Police: Parking dispute may have led to Chapel Hill shooting

Muslim students killed
Deah Shaddy Barakat, 23, Yusor Mohammad, 21, and Razan Mohammad Abu-Salha,19, were shot to death on Feb. 10, 2015.

CHAPEL HILL, N.C. (WNCN) – Police in Chapel Hill say a shooting Tuesday night that left three Muslim students including two sisters dead may have been sparked by an ongoing parking dispute between neighbors, however the father of two of the victims insists it was a crime motivated by hate.

Deah Shaddy Barakat, 23, of Chapel Hill, Yusor Mohammad, 21, of Chapel Hill, and Razan Mohammad Abu-Salha, 19, of Raleigh, were shot to death Tuesday night at the Finley Forest Condominiums on Summerwalk Circle in Chapel Hill.

Police charged Craig Stephen Hicks, 46, of Chapel Hill with three counts of first degree murder in their deaths. He is being held in the Durham County Jail.

Craig Stephen Hicks
Craig Stephen Hicks is charged with three counts of first degree murder in the triple shooting.

Police said officers responded to the shooting around 5:11 p.m. on Tuesday. A preliminary investigation determined that the motive behind the shooting was an ongoing neighbor dispute over parking.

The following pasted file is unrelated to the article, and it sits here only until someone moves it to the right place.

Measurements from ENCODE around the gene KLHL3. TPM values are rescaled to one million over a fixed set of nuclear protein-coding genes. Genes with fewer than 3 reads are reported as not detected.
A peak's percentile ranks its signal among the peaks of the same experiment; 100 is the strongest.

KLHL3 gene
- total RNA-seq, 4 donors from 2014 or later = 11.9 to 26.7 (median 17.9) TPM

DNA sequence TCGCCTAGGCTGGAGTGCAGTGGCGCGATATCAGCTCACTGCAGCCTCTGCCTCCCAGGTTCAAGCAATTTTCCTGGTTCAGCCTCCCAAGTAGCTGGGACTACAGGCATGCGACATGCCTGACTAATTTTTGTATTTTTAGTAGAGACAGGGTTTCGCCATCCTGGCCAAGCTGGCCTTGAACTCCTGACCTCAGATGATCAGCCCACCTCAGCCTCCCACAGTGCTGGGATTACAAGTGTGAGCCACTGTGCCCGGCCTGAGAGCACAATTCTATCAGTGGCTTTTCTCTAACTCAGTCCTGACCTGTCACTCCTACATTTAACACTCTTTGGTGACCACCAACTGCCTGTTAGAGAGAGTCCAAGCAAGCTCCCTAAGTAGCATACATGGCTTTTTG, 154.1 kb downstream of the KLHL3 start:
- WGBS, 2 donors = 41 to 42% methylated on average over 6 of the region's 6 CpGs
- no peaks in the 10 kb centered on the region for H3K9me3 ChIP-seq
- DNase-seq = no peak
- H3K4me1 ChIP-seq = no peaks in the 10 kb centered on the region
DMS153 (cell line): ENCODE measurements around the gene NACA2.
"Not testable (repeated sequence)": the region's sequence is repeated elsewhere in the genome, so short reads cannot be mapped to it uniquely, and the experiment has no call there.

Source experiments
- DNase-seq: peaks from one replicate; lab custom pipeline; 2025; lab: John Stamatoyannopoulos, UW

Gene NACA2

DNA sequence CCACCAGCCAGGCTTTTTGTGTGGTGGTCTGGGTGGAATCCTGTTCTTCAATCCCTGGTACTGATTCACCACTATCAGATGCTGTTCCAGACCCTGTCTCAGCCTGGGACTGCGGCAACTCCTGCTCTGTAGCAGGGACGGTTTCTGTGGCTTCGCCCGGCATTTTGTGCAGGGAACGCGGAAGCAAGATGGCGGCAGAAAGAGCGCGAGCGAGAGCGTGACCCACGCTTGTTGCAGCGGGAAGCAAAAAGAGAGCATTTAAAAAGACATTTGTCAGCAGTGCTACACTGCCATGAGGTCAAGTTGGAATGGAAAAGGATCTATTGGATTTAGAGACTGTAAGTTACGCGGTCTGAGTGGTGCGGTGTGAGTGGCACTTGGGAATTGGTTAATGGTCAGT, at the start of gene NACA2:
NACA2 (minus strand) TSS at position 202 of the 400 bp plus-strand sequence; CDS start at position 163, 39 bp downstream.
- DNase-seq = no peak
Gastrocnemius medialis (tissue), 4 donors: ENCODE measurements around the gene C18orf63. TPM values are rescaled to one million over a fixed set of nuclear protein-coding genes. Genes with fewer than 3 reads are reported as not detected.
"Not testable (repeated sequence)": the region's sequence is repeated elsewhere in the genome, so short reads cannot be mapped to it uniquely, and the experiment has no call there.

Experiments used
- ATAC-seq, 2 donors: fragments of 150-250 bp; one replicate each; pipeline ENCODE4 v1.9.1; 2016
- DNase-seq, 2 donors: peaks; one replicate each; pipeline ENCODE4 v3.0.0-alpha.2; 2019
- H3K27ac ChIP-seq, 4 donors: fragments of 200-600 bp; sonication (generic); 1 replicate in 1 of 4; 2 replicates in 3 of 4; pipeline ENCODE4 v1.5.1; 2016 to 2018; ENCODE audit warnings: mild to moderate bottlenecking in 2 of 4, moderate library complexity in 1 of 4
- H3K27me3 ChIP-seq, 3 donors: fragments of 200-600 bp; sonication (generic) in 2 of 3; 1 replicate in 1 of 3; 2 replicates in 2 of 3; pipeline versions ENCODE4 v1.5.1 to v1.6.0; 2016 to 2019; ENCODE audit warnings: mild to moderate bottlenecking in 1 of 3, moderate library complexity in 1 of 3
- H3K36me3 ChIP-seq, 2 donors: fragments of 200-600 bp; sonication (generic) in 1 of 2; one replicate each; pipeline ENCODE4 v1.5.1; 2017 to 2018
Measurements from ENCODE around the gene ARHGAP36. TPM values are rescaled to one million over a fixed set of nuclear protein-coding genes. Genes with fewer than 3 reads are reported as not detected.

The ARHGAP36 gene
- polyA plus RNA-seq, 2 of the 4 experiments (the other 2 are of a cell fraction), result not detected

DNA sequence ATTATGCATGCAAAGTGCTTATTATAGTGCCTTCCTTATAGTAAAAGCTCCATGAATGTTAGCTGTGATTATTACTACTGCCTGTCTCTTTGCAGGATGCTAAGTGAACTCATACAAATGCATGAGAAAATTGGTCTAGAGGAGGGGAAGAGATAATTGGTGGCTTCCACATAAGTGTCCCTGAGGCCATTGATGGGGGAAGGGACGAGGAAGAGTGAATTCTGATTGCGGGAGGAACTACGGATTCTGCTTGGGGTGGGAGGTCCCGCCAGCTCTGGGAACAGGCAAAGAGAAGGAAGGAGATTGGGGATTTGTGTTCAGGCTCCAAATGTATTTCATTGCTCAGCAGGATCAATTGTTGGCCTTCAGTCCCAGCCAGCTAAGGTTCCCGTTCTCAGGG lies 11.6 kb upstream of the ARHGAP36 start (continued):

Following the deadly shooting, a man could be seen pleading with law enforcement at the apartment complex, demanding to know if his son was OK.

“Tell me how my son is! What’s his situation?” the man yelled. “If he’s dead, tell me he’s dead! If he’s alive, tell me he’s alive! Just tell me, straight up!”

The man said he was going to go in and check on his son even if it meant he would go to jail.

Alert Carolina notified the UNC community shortly after 7 p.m. saying the shooting posed no ongoing threat.

‘That’s how hate works’

Chapel Hill Police said Hicks was cooperating with the investigation while investigators explored why he committed “such a senseless and tragic act.”

Mohammad Abu-Salha, the father of the two sisters, told WNCN that he believes the crime was motivated by hate.

“We’re holding strong. Our hearts are broken,” Mohammad Abu-Salha said. “This is a hate crime and that’s how hate works.”

His feelings were echoed by the Council of American-Islamic Relations, who is a statement Wednesday urged police to move swiftly on the matter.

“Based on the brutal nature of this crime, the past anti-religion statements of the alleged perpetrator, the religious attire of two of the victims, and the rising anti-Muslim rhetoric in American society, we urge state and federal law enforcement authorities to quickly address speculation of a possible bias motive in this case,” said CAIR National Executive Director Nihad Awad. “Our heartfelt condolences go to the families and loved ones of the victims and to the local community.”

Chapel Hill police Chief Chris Blue said his department understood the concerns and was working to determine if religious bias may have played a role in the three students’ deaths.

“We understand the concerns about the possibility that this was hate-motivated, and we will exhaust every lead to determine if that is the case,” Blue said. “Our thoughts are with the families and friends of these young people who lost their lives so needlessly.”